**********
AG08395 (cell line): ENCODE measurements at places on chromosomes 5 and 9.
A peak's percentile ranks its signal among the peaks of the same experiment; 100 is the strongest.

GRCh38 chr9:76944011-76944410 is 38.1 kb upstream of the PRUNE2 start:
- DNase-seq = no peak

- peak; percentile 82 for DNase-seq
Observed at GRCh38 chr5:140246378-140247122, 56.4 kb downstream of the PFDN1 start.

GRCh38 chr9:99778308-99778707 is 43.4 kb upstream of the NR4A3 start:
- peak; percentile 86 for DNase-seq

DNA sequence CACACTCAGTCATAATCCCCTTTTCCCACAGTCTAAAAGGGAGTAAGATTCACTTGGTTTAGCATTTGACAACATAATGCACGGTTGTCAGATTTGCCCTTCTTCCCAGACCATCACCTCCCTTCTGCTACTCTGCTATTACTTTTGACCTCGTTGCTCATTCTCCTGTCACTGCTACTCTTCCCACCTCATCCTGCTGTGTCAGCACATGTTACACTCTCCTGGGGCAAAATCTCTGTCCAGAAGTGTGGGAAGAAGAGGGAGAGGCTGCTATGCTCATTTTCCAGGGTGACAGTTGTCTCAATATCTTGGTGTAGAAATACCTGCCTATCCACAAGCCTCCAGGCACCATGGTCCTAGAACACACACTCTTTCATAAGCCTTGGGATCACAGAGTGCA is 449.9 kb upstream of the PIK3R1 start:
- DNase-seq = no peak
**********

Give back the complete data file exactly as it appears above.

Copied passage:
AG08395 (cell line): ENCODE measurements at places on chromosomes 5 and 9.
A peak's percentile ranks its signal among the peaks of the same experiment; 100 is the strongest.

GRCh38 chr9:76944011-76944410 is 38.1 kb upstream of the PRUNE2 start:
- DNase-seq = no peak

- peak; percentile 82 for DNase-seq
Observed at GRCh38 chr5:140246378-140247122, 56.4 kb downstream of the PFDN1 start.

GRCh38 chr9:99778308-99778707 is 43.4 kb upstream of the NR4A3 start:
- peak; percentile 86 for DNase-seq

DNA sequence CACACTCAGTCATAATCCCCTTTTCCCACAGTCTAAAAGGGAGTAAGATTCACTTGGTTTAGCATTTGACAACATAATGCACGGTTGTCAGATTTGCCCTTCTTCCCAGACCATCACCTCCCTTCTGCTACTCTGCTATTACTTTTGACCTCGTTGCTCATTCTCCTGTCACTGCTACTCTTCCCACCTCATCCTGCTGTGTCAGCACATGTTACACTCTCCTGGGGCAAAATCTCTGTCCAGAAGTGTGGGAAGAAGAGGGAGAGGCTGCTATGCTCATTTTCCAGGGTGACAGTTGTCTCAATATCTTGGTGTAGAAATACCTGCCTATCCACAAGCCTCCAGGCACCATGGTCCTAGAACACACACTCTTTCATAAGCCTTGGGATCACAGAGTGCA is 449.9 kb upstream of the PIK3R1 start:
- DNase-seq = no peak